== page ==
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Pop Music Reviews : Echoes of Arlo in Bittersweet Jules Shear

Wearing a colorful vest over a blue T-shirt, his wavy dark hair framing his hound-dog expression, singer-songwriter Jules Shear looked a bit like a young, thin Arlo Guthrie as he gave a rare solo performance on Friday at McCabe’s. An appropriate resemblance: In this setting Shear’s writing revealed some of the same Bob Dylan influences of young Guthrie, especially in the staccato meters and dense, evocative imagery.

But enough of that nostalgia. Shear’s songs have always dealt with their own bittersweet brand of nostalgia, never more touchingly than in their near-nakedness Friday, and no less vividly on the selections from his upcoming acoustic album, “The Third Party,” than on numbers pulled from as far back as his late-'70s band, Jules & the Polar Bears.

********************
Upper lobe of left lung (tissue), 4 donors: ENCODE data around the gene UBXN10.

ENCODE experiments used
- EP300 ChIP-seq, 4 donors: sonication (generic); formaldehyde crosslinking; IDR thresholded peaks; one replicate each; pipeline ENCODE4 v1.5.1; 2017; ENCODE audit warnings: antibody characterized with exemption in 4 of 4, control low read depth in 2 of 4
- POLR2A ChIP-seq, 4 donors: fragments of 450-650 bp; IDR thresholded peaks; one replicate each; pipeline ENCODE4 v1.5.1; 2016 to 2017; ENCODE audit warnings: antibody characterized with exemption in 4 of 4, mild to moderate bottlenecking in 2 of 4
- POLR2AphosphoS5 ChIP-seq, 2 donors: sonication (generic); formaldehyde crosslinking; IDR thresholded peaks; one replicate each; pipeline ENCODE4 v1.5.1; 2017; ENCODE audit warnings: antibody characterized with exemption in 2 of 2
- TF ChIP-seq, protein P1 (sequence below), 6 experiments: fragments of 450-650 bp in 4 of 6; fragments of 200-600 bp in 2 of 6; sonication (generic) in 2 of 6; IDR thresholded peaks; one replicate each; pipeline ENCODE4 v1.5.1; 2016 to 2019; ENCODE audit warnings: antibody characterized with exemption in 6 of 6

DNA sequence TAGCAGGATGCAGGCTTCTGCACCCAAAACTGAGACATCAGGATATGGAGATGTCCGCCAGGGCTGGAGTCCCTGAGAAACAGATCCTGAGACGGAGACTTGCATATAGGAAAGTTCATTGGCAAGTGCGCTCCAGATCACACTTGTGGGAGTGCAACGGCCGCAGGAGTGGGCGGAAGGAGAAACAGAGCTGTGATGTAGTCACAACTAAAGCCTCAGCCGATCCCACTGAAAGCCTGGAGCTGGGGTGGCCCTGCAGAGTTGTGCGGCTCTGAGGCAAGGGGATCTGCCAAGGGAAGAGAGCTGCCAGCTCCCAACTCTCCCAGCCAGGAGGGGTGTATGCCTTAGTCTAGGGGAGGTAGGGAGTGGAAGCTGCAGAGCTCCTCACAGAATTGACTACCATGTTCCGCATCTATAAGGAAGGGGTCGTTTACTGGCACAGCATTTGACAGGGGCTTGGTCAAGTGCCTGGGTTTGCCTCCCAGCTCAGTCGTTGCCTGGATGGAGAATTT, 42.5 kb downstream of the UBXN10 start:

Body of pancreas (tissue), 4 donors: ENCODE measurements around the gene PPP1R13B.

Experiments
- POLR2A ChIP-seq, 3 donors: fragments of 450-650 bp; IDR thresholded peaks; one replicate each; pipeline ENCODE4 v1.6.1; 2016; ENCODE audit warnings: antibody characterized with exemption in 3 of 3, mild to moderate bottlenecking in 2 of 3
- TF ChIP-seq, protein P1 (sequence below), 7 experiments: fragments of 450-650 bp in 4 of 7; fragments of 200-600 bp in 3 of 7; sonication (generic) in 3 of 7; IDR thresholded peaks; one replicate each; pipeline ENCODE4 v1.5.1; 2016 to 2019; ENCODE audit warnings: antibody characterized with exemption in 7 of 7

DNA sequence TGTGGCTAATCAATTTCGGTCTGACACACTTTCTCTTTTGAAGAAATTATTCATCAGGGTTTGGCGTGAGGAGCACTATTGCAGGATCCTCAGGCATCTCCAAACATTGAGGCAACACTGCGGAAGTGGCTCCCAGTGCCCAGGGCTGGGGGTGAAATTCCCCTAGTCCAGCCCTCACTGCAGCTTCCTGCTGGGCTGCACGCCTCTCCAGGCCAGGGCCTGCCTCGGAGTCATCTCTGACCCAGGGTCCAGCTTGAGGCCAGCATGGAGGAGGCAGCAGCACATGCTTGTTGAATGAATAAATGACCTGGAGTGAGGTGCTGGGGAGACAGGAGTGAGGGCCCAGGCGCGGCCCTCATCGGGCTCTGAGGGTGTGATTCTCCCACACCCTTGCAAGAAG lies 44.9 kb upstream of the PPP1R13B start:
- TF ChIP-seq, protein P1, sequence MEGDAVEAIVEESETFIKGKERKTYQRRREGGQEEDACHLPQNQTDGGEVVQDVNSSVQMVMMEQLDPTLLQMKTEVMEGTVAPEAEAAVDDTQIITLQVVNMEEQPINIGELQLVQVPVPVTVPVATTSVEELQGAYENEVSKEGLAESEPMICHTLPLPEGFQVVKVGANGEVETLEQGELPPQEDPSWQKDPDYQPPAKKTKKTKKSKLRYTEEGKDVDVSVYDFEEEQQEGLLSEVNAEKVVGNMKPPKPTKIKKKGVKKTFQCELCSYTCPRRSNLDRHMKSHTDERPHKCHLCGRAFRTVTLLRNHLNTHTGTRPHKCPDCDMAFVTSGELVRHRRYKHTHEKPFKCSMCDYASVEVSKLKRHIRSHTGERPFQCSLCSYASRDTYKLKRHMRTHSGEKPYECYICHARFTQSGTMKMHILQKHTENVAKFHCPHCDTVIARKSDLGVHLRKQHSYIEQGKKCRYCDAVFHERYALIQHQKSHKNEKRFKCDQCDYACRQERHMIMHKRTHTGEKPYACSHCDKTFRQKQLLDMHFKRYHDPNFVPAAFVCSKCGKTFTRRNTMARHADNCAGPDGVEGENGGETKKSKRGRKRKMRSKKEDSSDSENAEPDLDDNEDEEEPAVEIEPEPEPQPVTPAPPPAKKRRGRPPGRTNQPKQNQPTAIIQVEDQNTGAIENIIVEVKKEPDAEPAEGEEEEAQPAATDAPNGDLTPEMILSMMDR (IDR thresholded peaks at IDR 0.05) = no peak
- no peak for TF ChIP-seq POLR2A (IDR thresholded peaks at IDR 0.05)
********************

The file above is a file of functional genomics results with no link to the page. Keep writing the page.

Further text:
In his songs, memories, like his surprising melodies, twist and turn in unexpected ways through recollections of lost loves, times and places, and McCabe’s intimacy gave an extra measure of sweetness to Shear’s high, fragile voice. So strong is his catalogue that he didn’t even bother with his best-known compositions, “All Through the Night” and “If She Knew What She Wants,” hits for Cyndi Lauper and the Bangles, respectively. And for good measure, he even told a story about returning home to Pittsburgh that was every bit as funny as “Alice’s Restaurant.”


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